La Palma has been releasing some spectacular news stories recently (did you hear about the dog drone rescue?), and now it has started releasing lava bombs, which are essentially scorching cannonballs. One such lava lump can be seen enthusiastically climbing down the sloping landscape in a video published on Twitter, periodically giving off little flames (apparently to move faster) as it bounces around on the rough ground. Lava bombs are molten rock chunks that explode from volcanoes during an eruption. They blasted out in a sticky state, but as they soar into the air, they harden, sometimes traveling hundreds of kilometers away from the volcano.
Because of the fluidity of the lava, they generated from and how they aerodynamically sculpted as they flew through the air, lava bombs come in a variety of forms. As a result, lava bombs occur in a variety of shapes and sizes, with the type of lava bomb determined by how it forms and settles.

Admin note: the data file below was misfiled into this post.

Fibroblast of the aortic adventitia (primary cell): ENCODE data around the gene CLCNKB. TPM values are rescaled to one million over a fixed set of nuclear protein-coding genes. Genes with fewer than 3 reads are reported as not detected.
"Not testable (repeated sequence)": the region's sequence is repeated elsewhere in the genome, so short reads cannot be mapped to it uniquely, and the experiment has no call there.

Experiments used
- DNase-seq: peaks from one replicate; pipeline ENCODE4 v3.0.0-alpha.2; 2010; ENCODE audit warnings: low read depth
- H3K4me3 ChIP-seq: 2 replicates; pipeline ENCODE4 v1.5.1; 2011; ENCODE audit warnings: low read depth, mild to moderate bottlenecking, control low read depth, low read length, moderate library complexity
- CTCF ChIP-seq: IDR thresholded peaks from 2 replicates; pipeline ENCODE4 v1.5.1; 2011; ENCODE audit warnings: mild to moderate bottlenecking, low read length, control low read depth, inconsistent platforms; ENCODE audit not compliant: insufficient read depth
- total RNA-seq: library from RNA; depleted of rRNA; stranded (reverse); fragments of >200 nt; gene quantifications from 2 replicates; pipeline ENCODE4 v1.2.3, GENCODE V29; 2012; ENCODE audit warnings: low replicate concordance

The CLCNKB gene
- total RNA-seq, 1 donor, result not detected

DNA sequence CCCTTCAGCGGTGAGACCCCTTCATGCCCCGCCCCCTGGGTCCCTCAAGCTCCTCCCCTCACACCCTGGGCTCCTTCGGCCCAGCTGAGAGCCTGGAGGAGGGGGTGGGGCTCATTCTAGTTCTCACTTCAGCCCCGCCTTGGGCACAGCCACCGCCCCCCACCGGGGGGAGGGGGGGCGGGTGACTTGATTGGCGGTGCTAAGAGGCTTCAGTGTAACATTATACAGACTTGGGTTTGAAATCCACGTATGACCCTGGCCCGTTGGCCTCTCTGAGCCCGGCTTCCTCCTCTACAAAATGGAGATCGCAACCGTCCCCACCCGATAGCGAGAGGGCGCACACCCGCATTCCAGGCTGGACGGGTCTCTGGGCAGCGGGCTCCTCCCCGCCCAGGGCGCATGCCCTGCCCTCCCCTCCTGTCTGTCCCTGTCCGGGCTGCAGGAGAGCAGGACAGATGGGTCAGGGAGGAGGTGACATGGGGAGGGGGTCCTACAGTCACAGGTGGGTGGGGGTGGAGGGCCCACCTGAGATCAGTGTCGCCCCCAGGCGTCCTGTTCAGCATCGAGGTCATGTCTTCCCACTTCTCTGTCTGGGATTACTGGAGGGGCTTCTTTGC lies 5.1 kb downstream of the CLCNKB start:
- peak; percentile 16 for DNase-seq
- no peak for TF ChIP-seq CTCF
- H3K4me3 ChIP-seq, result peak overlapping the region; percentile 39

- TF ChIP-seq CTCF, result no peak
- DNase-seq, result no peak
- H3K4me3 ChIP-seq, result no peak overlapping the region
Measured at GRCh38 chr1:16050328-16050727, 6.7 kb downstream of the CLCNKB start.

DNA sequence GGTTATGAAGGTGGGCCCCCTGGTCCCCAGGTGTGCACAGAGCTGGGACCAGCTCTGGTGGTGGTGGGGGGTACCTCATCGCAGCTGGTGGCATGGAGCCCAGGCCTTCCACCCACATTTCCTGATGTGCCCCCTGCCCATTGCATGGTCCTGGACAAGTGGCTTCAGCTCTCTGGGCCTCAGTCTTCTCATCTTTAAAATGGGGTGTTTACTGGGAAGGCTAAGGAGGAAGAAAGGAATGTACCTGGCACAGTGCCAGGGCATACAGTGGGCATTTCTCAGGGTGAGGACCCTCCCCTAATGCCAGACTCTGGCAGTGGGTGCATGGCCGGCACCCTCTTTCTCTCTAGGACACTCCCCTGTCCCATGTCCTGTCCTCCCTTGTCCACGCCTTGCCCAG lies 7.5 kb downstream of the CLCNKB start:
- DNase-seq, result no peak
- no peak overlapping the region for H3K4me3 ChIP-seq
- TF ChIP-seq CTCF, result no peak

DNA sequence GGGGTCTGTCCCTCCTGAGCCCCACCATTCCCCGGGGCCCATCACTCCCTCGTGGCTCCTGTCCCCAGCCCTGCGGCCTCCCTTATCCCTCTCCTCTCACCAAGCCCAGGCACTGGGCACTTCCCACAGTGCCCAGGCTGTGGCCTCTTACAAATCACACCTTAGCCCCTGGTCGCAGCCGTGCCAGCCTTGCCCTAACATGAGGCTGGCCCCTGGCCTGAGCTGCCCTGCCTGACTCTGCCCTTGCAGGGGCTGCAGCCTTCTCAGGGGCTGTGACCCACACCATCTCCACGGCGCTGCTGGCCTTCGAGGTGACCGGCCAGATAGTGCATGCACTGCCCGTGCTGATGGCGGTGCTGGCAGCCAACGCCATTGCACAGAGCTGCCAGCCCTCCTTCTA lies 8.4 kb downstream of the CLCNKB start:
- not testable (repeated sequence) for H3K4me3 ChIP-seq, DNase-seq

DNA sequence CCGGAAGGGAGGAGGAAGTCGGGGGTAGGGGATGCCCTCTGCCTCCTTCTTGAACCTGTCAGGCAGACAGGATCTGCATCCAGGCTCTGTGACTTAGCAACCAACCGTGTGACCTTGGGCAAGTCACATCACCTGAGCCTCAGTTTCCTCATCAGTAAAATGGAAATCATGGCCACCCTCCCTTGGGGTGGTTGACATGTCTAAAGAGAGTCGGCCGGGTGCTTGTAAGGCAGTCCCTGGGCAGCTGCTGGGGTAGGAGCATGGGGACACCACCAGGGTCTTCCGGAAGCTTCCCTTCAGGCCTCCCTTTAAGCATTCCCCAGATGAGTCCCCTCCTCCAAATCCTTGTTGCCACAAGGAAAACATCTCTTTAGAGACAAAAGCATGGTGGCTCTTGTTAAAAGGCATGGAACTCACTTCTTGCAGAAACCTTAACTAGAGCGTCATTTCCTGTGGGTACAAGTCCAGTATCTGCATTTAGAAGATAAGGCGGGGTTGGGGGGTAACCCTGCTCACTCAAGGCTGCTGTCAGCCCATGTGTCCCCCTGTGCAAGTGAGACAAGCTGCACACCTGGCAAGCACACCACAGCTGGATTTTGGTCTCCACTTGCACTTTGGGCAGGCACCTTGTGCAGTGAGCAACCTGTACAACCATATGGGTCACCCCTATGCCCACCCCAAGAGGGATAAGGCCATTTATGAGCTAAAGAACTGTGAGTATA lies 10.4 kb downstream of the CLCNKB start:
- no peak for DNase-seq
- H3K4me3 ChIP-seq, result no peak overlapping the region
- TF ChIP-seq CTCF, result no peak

When forces impinge on the magma’s surface tension, it can form “ribbon bombs” that resemble long cylinders, or it can settle in a ball shape. When a lava bomb hits the ground while still hot, it can slam to the ground and produce a cow pie bomb, which looks like… well, cow excrement. Like a nice loaf that will burn your face off, these delectably, titled bread-crust bombs generate enticing fissures on their surfaces. Bread-crust bombs are also the most likely to detonate due to gas pressure, so keep a safe distance from them.
While entertaining, these blazing cannonballs come with a long list of negative consequences if you get in their way. Some can be rather large, as seen by an eruption on Mount Asama in Japan, which ejected lava bombs of 5 to 6 meters (16 to 20 feet) in diameter. They were reaching lengths of 600 meters (2,000 feet) even at this massive size, illustrating the very serious danger these magma bullets pose. That said, it is lovely to witness this small lava lump enjoying a good time on La Palma from a safe distance.
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